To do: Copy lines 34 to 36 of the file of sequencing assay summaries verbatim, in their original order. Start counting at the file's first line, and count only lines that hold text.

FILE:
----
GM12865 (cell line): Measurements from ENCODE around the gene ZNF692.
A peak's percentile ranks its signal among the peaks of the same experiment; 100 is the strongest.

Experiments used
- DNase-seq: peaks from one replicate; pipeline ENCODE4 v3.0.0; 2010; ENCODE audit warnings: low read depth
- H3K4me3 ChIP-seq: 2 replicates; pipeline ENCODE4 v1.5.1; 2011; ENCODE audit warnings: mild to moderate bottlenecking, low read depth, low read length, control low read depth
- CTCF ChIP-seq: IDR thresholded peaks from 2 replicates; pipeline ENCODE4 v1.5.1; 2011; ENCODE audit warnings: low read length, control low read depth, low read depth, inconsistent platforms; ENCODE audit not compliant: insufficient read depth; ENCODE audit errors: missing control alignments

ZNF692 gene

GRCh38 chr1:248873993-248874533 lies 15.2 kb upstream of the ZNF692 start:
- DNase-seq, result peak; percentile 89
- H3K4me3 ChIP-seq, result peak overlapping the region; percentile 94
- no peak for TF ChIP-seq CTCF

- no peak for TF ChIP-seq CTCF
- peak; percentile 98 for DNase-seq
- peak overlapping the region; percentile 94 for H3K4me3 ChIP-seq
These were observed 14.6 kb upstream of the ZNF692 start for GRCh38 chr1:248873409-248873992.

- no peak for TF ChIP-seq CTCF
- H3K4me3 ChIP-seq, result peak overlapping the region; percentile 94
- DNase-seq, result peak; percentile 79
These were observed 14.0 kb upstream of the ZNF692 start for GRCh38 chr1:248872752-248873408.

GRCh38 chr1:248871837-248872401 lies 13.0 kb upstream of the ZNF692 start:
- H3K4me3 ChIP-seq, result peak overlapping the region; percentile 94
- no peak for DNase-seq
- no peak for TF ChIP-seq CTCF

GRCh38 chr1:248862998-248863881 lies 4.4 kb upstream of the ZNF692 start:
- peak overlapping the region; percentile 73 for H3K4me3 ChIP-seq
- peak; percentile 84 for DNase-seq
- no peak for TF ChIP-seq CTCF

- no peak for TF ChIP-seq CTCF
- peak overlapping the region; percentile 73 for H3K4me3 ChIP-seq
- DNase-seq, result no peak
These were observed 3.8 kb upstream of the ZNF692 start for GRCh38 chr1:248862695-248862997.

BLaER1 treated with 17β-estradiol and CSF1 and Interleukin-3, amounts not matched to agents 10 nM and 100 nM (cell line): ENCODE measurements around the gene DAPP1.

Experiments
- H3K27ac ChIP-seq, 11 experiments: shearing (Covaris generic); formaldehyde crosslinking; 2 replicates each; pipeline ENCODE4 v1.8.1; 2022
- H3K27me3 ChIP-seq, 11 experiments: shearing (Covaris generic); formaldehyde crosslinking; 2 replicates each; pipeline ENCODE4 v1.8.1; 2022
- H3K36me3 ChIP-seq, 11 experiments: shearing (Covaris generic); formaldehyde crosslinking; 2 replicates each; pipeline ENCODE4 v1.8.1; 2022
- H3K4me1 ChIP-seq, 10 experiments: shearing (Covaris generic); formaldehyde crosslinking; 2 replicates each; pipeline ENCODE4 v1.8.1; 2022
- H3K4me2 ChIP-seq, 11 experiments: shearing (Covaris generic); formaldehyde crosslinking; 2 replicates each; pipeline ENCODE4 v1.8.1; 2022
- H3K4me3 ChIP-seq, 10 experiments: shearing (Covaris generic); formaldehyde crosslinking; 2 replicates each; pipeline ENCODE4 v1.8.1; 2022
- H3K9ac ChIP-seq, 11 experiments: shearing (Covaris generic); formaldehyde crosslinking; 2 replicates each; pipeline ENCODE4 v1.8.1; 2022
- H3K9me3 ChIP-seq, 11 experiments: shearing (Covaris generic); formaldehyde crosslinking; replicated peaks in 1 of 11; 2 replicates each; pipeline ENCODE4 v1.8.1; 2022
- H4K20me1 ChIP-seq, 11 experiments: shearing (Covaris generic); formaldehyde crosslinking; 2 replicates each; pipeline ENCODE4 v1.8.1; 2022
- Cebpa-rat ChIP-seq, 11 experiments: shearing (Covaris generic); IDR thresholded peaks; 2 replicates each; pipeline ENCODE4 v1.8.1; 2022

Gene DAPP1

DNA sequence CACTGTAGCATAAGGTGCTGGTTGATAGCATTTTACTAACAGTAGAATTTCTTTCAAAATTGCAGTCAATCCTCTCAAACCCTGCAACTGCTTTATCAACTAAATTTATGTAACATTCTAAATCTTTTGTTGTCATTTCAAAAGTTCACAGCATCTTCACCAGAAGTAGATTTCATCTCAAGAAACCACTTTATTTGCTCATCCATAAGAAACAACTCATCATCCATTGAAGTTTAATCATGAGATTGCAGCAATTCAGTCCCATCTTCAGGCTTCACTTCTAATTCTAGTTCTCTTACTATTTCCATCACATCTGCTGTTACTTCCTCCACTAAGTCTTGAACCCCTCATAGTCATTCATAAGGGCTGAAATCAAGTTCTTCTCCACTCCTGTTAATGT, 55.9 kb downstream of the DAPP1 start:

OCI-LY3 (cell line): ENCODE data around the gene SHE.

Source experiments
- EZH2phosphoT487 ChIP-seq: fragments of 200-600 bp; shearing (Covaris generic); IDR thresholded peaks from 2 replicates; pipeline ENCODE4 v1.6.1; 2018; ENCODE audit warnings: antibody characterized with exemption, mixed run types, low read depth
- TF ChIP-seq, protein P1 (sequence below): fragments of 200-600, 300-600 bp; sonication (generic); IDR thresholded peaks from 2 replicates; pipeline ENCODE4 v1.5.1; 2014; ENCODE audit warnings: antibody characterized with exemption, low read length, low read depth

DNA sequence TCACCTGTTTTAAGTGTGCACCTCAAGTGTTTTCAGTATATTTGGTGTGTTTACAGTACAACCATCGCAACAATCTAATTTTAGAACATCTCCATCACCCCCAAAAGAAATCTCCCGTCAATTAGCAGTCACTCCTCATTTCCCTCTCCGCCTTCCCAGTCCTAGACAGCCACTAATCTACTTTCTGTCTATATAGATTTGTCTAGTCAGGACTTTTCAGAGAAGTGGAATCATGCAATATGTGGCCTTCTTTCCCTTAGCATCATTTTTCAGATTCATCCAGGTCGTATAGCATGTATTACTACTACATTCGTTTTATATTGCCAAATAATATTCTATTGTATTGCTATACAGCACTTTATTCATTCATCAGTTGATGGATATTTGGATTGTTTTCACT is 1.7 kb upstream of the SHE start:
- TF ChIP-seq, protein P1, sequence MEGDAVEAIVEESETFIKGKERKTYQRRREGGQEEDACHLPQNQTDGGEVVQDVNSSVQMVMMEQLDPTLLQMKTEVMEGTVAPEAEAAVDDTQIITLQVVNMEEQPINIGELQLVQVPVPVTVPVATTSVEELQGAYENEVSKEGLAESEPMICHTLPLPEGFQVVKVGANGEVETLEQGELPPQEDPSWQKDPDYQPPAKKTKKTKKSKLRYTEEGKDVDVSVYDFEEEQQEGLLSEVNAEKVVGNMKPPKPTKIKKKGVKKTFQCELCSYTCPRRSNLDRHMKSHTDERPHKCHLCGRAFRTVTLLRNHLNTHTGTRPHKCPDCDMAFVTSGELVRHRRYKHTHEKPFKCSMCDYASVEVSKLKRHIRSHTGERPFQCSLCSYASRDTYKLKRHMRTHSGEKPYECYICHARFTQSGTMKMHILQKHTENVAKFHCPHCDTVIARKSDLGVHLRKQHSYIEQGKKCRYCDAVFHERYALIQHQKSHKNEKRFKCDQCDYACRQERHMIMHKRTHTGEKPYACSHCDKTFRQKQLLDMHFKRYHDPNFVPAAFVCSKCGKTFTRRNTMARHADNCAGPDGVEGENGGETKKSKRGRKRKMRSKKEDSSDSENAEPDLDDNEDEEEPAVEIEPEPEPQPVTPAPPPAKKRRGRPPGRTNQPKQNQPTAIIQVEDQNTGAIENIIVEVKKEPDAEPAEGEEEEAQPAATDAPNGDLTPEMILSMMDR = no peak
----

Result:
- H3K27ac ChIP-seq, 11 experiments: shearing (Covaris generic); formaldehyde crosslinking; 2 replicates each; pipeline ENCODE4 v1.8.1; 2022
- H3K27me3 ChIP-seq, 11 experiments: shearing (Covaris generic); formaldehyde crosslinking; 2 replicates each; pipeline ENCODE4 v1.8.1; 2022
- H3K36me3 ChIP-seq, 11 experiments: shearing (Covaris generic); formaldehyde crosslinking; 2 replicates each; pipeline ENCODE4 v1.8.1; 2022